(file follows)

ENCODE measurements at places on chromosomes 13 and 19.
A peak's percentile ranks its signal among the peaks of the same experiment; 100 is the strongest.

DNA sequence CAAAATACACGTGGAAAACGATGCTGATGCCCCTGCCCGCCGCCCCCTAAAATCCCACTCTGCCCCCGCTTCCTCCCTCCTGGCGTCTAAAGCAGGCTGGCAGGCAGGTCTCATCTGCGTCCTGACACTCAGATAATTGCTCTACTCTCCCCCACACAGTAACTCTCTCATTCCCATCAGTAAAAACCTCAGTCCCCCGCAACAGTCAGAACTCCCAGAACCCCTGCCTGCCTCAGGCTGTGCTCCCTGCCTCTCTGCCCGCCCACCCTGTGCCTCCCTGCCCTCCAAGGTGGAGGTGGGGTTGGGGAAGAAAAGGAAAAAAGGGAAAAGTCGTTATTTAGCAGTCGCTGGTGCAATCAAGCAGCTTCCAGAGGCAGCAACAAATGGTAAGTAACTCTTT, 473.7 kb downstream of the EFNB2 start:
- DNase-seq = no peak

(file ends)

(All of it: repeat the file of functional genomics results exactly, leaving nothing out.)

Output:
ENCODE measurements at places on chromosomes 13 and 19.
A peak's percentile ranks its signal among the peaks of the same experiment; 100 is the strongest.

DNA sequence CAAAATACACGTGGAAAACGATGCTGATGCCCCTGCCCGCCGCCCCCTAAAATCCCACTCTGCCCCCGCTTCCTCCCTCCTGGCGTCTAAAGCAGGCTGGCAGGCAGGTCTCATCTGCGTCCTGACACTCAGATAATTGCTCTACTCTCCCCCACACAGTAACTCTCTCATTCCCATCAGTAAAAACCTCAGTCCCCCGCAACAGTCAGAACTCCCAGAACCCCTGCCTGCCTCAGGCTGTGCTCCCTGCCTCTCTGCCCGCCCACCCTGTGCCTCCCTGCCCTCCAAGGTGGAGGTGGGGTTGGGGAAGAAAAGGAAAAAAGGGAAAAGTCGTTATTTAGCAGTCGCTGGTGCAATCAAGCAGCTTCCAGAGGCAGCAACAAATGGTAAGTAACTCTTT, 473.7 kb downstream of the EFNB2 start:
- DNase-seq = no peak